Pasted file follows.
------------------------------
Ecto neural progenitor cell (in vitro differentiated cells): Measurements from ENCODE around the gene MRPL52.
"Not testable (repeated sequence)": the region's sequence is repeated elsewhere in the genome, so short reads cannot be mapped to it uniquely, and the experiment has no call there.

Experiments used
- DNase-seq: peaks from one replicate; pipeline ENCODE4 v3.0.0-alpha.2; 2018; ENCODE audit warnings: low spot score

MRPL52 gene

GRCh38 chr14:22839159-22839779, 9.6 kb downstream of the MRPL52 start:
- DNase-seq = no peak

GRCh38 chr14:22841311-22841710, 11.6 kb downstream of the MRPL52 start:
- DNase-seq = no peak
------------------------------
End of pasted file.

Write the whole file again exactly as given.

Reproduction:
Ecto neural progenitor cell (in vitro differentiated cells): Measurements from ENCODE around the gene MRPL52.
"Not testable (repeated sequence)": the region's sequence is repeated elsewhere in the genome, so short reads cannot be mapped to it uniquely, and the experiment has no call there.

Experiments used
- DNase-seq: peaks from one replicate; pipeline ENCODE4 v3.0.0-alpha.2; 2018; ENCODE audit warnings: low spot score

MRPL52 gene

GRCh38 chr14:22839159-22839779, 9.6 kb downstream of the MRPL52 start:
- DNase-seq = no peak

GRCh38 chr14:22841311-22841710, 11.6 kb downstream of the MRPL52 start:
- DNase-seq = no peak